The Time Has (Finally) Come for the Digital Hospital
As anyone with the slightest connection to the health care sector knows, hospitals are unique environments. They are the cornerstones of our communities and they provide for the well-being of our citizens.
Physically, they are complicated places, with buildings, people and a vast amount of sophisticated equipment. Publicly, they are under constant scrutiny and pressure to become more patient-centric. Financially, they face a near-constant state of having to do more with less.
Understandably then, the technology requirements of hospitals are unlike those encountered in any other sector.
For quite some time, the ideal hospital was envisioned to be unified, well-equipped technologically and multi-functional, however, for a variety of reasons, not the least of which is budgetary restraint - hospital IT environments have featured piece-meal implementations which might satisfy financial management concerns, but did little to increase patient comfort and care, or meet increasingly sophisticated departmental needs.
After many false starts, stretching back at least two decades, where the existing technologies - both hardware and software - simply could not deliver on the promise of complete integration, greater efficiency, at less cost, the Digital Hospital is now finally a reality.
The Digital Hospital arrives
Serving a regional population of some 650,000 people, the 1,000-bed St. Olav's Hospital an health enterprise and university hospital located in the Mid-Norway health region near Trondheim, Norway has become one of the world's first to implement a Digital Hospital Infrastructure or DHI.
In some respects, it was a matter of technology advancing to the point where specific developments - in this case, the robust Internet Protocol or IP Network and the increased functionality of wireless devices - matured to the point where both widespread applicability and a reasonable cost have now become accessible.
The IP network at St. Olav's has converted its eleven buildings and grounds into one massive "hotspot" wherein a single central network can be wirelessly accessed by a variety of devices - transportation robots, laptops and telephones.
To ensure maximum usage and buy-in every employee at St. Olav's has an IP phone and access to a PC. The telephone offers direct and efficient communication including patient signal, and in the near future they may view patient information and day-to-day task lists as well as receive notifications.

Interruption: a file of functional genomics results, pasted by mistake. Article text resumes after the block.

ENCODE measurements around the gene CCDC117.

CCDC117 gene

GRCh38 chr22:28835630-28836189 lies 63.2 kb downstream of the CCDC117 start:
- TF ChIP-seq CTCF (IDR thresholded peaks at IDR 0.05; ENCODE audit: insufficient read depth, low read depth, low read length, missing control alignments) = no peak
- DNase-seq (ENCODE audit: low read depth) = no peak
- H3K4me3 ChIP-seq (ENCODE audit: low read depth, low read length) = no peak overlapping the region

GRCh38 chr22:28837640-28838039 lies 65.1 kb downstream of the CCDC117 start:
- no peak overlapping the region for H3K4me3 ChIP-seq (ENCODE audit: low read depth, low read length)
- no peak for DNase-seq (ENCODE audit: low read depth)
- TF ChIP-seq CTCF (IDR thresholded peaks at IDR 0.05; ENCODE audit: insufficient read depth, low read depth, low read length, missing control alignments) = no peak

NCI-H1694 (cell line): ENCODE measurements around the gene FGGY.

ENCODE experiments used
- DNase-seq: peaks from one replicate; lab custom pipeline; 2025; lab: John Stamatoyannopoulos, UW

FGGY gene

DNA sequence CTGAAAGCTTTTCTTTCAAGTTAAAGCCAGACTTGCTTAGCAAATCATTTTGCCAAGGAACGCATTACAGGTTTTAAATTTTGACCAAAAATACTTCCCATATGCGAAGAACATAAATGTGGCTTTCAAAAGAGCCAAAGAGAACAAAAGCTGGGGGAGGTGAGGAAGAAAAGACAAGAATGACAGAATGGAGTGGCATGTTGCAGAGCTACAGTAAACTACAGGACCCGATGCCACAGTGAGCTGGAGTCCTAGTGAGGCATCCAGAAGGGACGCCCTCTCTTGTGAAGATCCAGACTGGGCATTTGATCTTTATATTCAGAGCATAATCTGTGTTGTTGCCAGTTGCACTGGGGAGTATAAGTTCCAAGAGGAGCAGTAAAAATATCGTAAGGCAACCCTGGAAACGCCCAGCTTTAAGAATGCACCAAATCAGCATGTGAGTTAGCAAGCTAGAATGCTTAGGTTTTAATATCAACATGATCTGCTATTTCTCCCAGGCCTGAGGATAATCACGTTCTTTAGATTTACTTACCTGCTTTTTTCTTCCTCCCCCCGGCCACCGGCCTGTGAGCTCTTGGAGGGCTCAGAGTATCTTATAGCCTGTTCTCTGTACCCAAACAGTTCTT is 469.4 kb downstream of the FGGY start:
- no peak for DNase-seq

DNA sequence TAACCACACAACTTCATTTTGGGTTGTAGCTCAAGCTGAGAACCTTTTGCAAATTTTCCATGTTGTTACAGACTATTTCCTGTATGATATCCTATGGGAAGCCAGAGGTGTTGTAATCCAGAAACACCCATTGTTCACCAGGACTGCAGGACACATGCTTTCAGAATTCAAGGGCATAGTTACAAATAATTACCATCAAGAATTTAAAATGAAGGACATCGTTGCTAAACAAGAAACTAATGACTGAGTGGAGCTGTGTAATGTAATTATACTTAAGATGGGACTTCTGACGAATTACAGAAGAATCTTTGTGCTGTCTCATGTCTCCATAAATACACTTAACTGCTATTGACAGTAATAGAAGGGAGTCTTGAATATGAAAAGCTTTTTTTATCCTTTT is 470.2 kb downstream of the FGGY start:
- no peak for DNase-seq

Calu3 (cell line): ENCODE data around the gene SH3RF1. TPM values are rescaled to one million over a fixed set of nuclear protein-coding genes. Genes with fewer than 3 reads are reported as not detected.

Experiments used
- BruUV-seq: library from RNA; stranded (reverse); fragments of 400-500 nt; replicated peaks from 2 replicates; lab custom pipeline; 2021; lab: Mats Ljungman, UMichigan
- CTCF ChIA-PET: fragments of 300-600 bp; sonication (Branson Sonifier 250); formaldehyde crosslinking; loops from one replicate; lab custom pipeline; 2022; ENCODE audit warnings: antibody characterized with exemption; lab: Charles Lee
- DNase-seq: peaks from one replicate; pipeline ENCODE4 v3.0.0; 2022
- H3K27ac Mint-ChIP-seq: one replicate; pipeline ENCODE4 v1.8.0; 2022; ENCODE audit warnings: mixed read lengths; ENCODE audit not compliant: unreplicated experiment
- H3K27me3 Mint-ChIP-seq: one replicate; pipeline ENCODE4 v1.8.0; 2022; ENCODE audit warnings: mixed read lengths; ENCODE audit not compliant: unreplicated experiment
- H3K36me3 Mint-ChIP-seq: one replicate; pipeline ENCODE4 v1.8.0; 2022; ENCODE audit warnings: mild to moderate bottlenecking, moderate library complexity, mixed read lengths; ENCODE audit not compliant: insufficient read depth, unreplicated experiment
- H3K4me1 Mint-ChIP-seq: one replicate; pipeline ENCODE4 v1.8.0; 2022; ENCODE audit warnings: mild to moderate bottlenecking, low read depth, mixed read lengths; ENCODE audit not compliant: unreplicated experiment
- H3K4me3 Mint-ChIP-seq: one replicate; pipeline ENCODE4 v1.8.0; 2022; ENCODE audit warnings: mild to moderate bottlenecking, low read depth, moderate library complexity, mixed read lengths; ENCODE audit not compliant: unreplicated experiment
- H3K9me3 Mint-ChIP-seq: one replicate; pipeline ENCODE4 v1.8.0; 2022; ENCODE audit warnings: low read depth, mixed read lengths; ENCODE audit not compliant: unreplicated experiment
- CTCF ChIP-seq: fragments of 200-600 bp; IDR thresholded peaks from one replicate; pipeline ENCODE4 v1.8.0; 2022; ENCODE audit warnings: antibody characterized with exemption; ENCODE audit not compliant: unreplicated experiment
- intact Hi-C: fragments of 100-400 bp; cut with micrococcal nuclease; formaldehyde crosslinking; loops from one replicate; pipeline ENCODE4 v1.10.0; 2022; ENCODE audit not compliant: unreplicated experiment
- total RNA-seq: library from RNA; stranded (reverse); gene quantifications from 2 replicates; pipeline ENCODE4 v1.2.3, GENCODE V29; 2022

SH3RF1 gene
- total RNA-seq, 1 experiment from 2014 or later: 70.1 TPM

And when it comes to collaboration, data created by vital hospital equipment and patient monitoring devices, machines like the ECG - which gather and monitor information but often can only display it locally - a DHI enables this data to travel seamlessly from one instrument and made available to user output devices.
For teaching purposes the network is also enabling real-time learning. Through the DHI, students and aspiring surgeons alike are given remote access to operating theatres via broadcast access points situated in the complex's auditorium. These events are made available live or in a recorded format, and allow students to get a first-hand look at medical procedures in-action.
Acting on the data
While comprehensive record keeping is paramount to the health care sector, patient records are, if you will, an "after the fact" application, an account of what has happened and only as current as its last entry. They cannot actually deliver a service in real-time to patients. Part of the appeal of the DHI is that an IP-based network can act in real-time to govern the dispatch and monitoring of health care professionals on as-required basis.
For example, with the Nurse Call application, when someone triggers a bed-side alarm button, a message is sent to a dedicated server which shows the location of the pressed button on one or more Nurse Station displays, while instantly sending a message to the Nurse Call Process locating the nurse assigned and sending an alarm message to their mobile device. It's like having a medical professional constantly at a patient's bedside.
There's also an application for hospital orderlies that assigns duties such as moving a patient from one place to another or taking a drink to a patient. Taking into account proximity and workload, this application streamlines the delivery of routine tasks.
For the patient as well, the DHI can deliver impressive features through a Patient Monitor - everything from streaming video to high speed internet, to telephone access and food orders. The end result of such convenience and connection is that patients feel less isolated and more entertained or occupied during their stay.
"When it comes to technological infrastructure, St Olav's Hospital will probably be one of the world's most advanced for some time to come. Among other things we are the first hospital in the world to operate all data, TV, radio and voice communication via IP," notes Tore Indrerak, Head of ICT for Helsebygg Midt-Norge, the health care authority for the central Norwegian area.